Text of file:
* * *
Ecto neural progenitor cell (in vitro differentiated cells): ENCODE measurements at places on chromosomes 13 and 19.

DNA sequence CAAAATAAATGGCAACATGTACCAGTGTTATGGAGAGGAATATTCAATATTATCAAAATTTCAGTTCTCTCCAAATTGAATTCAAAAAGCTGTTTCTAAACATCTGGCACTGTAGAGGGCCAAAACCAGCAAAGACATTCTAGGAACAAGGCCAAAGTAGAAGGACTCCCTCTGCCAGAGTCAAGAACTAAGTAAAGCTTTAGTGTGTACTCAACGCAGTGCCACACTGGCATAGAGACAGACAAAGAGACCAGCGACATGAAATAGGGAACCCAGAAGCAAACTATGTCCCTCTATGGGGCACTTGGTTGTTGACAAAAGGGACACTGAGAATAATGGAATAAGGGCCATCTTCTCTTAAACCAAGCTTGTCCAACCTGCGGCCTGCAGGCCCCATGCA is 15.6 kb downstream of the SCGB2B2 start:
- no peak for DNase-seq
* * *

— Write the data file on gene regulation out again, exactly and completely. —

Ecto neural progenitor cell (in vitro differentiated cells): ENCODE measurements at places on chromosomes 13 and 19.

DNA sequence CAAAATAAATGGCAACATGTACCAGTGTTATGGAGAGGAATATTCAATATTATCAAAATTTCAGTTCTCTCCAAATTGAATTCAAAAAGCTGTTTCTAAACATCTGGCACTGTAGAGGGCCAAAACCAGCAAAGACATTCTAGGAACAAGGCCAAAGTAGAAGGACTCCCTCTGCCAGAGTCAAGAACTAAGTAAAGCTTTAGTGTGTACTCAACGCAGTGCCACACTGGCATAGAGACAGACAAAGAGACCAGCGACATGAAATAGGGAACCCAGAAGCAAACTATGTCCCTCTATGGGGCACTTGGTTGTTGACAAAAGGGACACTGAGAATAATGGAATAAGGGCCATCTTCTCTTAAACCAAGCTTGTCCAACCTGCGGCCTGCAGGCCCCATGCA is 15.6 kb downstream of the SCGB2B2 start:
- no peak for DNase-seq